The rake of a man with the gun nodded a fellow cop on his right. “Check it.” He looked back to me. “See? He’s fine.” The officer took a step forward, whipping out his hand. The barrel clipped my brother across the temple, sending him out of the seat to the ground.
He coughed on the ground. Scrabbling to his feet. Tycho brushed hands across his stained white shirt and his faded jeans.
The cop waved the gun in admonishment. “Ah, hold up, kid. Not so much moving until my buddy’s done counting.”
Tycho’s mouth opened but he shut it. Instead rubbing a hand through his dark, ear length hair. “Sorry.” He didn’t look at anyone, but I could tell the comment was directed at me.
The kneeling officer grunted for the attention of the gun toting ass. “It’s all here. Fifty whole and large like she said.”
A feral smile spread over the man in charge’s mouth. “Who says crime doesn’t pay?” He looked around to his crew who burst into a fit of laughter almost on cue. “Take your brother. Free advice, don’t let him gamble in this town again. And, quit cheating, or, don’t get caught.” Another chorus of laughter filled the room.
Tycho raced over and wrapped his arms around me.
I placed a hand on the back of his head. “I got you. You’re good. Let’s get out of here.” I led the way until the unmistakable sound of gunfire thundered from the entrance. My fingers closed tight around my brother’s wrist as I led him down a hall comprised of towering metal racks. “Stay low and keep moving.”
He nodded in silence.
The officers had drawn their guns, waiting rooted in place.
Seven men, all dressed like the ones who’d rear-ended us, sprinted through the way the officer had led me down. The fanned out in a semi-circle facing the officers.
I tugged on Tycho’s wrist to remind him to keep moving.
“The fuck’s this?” One of the mobsters jabbed his compact machine gun at the case.
The officer frowned. “It’s one of my deals, why? Got shit to do with you.”
“Yeah? Funny, cause sitting out there is one of your cars. Same car some of my boys hit earlier for jacking us. Take the case.”
Three of his men moved to take the case.
The officers trained their guns on the mobsters. “Like hell.”
I jerked Tycho harder. “Move.”
We kept low, doubled over as we navigated through the aisles. Both of us made it to the door, stopping as we noticed the series of dents and holes concentrated around the lock.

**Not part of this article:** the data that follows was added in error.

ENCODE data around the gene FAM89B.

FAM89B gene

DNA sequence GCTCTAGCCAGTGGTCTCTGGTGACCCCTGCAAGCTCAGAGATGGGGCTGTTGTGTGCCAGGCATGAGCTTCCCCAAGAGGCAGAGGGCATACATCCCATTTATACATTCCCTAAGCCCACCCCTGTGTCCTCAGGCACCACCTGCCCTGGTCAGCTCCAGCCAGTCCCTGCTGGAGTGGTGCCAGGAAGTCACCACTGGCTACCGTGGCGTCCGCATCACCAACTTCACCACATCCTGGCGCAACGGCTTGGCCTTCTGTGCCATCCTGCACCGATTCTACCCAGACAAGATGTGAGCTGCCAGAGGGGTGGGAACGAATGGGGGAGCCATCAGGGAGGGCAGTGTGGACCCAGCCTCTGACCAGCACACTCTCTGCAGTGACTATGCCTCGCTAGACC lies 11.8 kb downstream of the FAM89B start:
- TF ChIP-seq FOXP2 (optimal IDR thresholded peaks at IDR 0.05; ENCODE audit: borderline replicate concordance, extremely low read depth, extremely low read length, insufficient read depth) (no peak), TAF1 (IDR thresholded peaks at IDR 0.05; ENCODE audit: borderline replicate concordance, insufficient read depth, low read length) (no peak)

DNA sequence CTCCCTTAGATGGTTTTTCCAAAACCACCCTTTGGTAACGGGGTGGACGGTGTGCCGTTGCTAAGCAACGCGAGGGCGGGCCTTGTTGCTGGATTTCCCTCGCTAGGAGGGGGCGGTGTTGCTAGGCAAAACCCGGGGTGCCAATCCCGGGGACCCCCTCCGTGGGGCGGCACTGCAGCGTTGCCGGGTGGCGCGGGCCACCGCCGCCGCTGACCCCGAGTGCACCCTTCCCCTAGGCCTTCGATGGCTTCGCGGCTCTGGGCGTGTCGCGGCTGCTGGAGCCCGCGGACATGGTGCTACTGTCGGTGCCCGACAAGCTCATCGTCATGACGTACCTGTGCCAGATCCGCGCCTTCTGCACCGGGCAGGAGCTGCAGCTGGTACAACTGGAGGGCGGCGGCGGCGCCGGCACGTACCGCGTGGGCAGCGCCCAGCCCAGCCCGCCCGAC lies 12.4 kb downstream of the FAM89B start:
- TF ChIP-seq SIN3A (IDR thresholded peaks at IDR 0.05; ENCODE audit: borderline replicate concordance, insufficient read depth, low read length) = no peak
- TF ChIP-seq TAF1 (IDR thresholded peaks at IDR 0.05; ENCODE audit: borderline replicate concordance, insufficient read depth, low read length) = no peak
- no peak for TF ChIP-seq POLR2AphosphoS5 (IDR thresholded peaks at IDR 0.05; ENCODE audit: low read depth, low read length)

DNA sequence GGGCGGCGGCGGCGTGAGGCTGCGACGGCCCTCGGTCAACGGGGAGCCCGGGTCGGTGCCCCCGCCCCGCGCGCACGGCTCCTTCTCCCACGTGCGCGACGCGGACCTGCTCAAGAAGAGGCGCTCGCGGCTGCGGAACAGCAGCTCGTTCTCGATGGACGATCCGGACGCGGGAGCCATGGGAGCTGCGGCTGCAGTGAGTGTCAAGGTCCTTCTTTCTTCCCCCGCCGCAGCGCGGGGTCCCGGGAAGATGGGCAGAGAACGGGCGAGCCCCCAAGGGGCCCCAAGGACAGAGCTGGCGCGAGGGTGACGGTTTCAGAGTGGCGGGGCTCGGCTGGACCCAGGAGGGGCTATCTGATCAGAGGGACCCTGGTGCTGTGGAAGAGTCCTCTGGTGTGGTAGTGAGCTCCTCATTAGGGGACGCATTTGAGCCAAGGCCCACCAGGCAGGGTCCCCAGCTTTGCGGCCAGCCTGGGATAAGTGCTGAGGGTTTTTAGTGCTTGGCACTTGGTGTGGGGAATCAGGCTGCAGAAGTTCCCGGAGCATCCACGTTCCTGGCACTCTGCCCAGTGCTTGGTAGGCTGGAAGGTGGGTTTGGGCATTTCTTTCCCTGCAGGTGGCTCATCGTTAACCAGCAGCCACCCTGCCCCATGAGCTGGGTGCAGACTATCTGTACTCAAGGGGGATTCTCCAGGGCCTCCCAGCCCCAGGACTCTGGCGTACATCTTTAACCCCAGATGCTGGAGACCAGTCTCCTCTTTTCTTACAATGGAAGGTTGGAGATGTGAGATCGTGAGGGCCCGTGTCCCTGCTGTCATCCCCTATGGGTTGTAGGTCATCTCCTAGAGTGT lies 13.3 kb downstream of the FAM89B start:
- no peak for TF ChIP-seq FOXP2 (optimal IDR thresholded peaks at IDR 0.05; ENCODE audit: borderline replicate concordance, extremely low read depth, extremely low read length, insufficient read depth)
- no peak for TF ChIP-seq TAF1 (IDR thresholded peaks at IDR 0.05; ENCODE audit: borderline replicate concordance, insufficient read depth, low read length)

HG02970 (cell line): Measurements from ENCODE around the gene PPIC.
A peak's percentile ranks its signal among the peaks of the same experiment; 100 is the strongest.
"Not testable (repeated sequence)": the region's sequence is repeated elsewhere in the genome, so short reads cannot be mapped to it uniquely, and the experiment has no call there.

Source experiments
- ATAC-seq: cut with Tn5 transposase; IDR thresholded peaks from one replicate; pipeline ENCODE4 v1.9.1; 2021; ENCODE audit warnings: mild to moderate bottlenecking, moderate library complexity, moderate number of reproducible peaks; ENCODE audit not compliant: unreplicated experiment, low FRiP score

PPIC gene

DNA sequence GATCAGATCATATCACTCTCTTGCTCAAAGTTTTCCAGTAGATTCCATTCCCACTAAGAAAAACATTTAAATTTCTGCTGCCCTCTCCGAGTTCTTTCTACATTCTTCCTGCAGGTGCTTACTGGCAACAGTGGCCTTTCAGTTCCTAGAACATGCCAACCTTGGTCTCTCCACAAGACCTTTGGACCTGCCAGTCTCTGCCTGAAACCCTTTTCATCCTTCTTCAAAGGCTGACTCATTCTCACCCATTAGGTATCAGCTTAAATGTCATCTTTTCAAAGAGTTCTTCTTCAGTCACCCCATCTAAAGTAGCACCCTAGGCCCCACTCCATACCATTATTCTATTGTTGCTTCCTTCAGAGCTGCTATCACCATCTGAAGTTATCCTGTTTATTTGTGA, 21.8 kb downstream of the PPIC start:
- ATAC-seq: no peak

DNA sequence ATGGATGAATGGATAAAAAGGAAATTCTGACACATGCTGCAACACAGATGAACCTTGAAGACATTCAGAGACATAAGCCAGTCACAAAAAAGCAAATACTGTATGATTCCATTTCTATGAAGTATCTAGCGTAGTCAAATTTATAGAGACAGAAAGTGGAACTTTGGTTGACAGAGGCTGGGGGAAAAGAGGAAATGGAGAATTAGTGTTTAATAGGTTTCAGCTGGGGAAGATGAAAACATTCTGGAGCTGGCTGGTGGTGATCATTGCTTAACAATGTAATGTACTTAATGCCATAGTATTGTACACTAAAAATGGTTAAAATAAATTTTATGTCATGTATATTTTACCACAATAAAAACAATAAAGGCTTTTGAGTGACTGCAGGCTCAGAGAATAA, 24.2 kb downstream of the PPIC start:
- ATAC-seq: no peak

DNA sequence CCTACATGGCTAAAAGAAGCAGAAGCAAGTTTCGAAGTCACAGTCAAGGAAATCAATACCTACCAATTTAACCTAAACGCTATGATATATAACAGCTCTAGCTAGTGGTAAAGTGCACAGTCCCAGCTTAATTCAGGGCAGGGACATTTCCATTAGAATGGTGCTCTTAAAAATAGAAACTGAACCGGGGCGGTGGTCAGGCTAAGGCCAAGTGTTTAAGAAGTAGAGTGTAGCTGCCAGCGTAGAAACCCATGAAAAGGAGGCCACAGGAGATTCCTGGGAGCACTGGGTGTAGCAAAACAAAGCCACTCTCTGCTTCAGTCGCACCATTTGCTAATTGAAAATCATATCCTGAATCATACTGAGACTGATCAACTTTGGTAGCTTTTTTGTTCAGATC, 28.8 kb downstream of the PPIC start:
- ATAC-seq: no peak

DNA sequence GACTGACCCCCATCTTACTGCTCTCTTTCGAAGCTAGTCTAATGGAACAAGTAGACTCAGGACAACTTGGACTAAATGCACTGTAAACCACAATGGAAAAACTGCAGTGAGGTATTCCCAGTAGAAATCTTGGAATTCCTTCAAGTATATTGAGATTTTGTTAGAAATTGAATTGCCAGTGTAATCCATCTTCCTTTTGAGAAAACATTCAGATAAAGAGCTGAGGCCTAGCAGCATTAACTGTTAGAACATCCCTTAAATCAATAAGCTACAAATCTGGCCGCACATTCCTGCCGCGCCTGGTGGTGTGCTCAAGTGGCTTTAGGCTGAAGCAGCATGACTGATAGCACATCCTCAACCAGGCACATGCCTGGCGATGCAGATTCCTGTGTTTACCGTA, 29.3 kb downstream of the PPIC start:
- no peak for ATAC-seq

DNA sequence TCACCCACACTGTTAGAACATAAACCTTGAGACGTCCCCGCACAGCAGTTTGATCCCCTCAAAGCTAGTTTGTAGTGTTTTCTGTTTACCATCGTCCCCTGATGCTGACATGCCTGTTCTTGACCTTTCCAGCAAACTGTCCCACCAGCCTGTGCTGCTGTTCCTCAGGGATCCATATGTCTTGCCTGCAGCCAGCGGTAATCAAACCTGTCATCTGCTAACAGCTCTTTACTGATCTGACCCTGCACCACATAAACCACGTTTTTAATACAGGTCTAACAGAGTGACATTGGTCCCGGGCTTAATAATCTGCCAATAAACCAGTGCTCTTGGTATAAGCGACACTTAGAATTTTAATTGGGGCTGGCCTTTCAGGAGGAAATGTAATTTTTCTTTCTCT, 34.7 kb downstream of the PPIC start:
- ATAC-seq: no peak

I shut my eyes and pulled it, hoping it wouldn’t make too much noise.
It groaned in protest, but nothing loud enough to draw attention.
We slipped through it.
I jabbed a finger to the far end of the lot. “Silver car, see it? Run.”
He nodded and broke into a sprint that I matched.
“Shut up. Don’t mention it. Never do it again, or, next time, I’ll kill you.” My lungs strained from the effort of talking and running.
A staccato of thunder cracked out from inside the building.
It was nice to know that some people never learned how to use their words to solve problems.
We stopped when we neared a silver, black-topped coupe.
“Where did you get this?”
“Shut up, Tycho.” I rapped my knuckles on the rear bumper of the mid-2000’s Porsche 911. “Kaycee, drop the top. Open up.”
The vehicle flashed as the doors unlocked. A second later, an irritated burble emanated from the rear of the car as it shook into life. The top folded back.
I hopped the door, landing into the passenger seat. “Shotgun.”
Tycho grumbled something and tumbled over into the vehicles half-bucket sized rear seats. “Dad’s briefcase?”
“Got a going away present for you. Booked you on a train, thought you should take that. Get out of town. Call when you’re safe, ‘kay?”
He nodded without a word.
Kaycee hissed and grabbed my shoulder. “Duck!”
We did in unison.
“What’s up, K?”
“Another SUV. Another group of not-so-friendly looking dudes.”
I smiled. “The other family I called. They’re about to find their stolen money in the back of a police cruiser, and those officers inside…with another family.”
Kaycee eyed me. “Girl, you scary.”
I gave her wolfish smile. “When it comes to family, damn right.” I took a peek and noticed the men had entered the warehouse. “Safe. Back up out of here and let’s go.”
Kaycee matched my feral grin. “Don’t have to tell me twice. We’re keeping the car, right?”
We tore off down the road, enjoying a rip-roaring soundtrack only six figures of car can deliver.
Sometimes crime does pay.
I looked over the seat at my younger brother.